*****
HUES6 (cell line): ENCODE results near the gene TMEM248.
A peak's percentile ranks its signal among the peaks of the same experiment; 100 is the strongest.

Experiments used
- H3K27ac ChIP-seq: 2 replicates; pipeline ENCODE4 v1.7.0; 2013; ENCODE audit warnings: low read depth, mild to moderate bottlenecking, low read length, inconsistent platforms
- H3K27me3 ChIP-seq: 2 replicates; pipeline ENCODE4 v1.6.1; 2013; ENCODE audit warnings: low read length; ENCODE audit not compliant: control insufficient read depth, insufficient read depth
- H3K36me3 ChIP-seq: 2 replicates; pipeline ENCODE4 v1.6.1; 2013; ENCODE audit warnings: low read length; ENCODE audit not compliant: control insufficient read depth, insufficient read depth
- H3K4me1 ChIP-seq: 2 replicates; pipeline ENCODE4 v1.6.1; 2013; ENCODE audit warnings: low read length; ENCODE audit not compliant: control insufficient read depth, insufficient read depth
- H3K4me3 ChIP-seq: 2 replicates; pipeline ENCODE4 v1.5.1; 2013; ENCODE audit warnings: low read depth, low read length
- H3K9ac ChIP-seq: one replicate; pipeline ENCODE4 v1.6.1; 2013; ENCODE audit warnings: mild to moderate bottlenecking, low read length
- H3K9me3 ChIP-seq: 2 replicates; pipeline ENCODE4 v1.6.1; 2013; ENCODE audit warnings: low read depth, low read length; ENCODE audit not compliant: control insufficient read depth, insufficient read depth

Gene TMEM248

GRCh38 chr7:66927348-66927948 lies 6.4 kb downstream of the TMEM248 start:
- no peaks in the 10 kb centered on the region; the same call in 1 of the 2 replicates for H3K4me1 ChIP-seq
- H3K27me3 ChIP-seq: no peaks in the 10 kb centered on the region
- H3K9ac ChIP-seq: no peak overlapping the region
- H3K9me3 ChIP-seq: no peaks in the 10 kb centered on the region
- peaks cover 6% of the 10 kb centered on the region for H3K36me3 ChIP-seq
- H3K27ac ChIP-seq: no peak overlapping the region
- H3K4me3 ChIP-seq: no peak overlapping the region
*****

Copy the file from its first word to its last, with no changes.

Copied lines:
HUES6 (cell line): ENCODE results near the gene TMEM248.
A peak's percentile ranks its signal among the peaks of the same experiment; 100 is the strongest.

Experiments used
- H3K27ac ChIP-seq: 2 replicates; pipeline ENCODE4 v1.7.0; 2013; ENCODE audit warnings: low read depth, mild to moderate bottlenecking, low read length, inconsistent platforms
- H3K27me3 ChIP-seq: 2 replicates; pipeline ENCODE4 v1.6.1; 2013; ENCODE audit warnings: low read length; ENCODE audit not compliant: control insufficient read depth, insufficient read depth
- H3K36me3 ChIP-seq: 2 replicates; pipeline ENCODE4 v1.6.1; 2013; ENCODE audit warnings: low read length; ENCODE audit not compliant: control insufficient read depth, insufficient read depth
- H3K4me1 ChIP-seq: 2 replicates; pipeline ENCODE4 v1.6.1; 2013; ENCODE audit warnings: low read length; ENCODE audit not compliant: control insufficient read depth, insufficient read depth
- H3K4me3 ChIP-seq: 2 replicates; pipeline ENCODE4 v1.5.1; 2013; ENCODE audit warnings: low read depth, low read length
- H3K9ac ChIP-seq: one replicate; pipeline ENCODE4 v1.6.1; 2013; ENCODE audit warnings: mild to moderate bottlenecking, low read length
- H3K9me3 ChIP-seq: 2 replicates; pipeline ENCODE4 v1.6.1; 2013; ENCODE audit warnings: low read depth, low read length; ENCODE audit not compliant: control insufficient read depth, insufficient read depth

Gene TMEM248

GRCh38 chr7:66927348-66927948 lies 6.4 kb downstream of the TMEM248 start:
- no peaks in the 10 kb centered on the region; the same call in 1 of the 2 replicates for H3K4me1 ChIP-seq
- H3K27me3 ChIP-seq: no peaks in the 10 kb centered on the region
- H3K9ac ChIP-seq: no peak overlapping the region
- H3K9me3 ChIP-seq: no peaks in the 10 kb centered on the region
- peaks cover 6% of the 10 kb centered on the region for H3K36me3 ChIP-seq
- H3K27ac ChIP-seq: no peak overlapping the region
- H3K4me3 ChIP-seq: no peak overlapping the region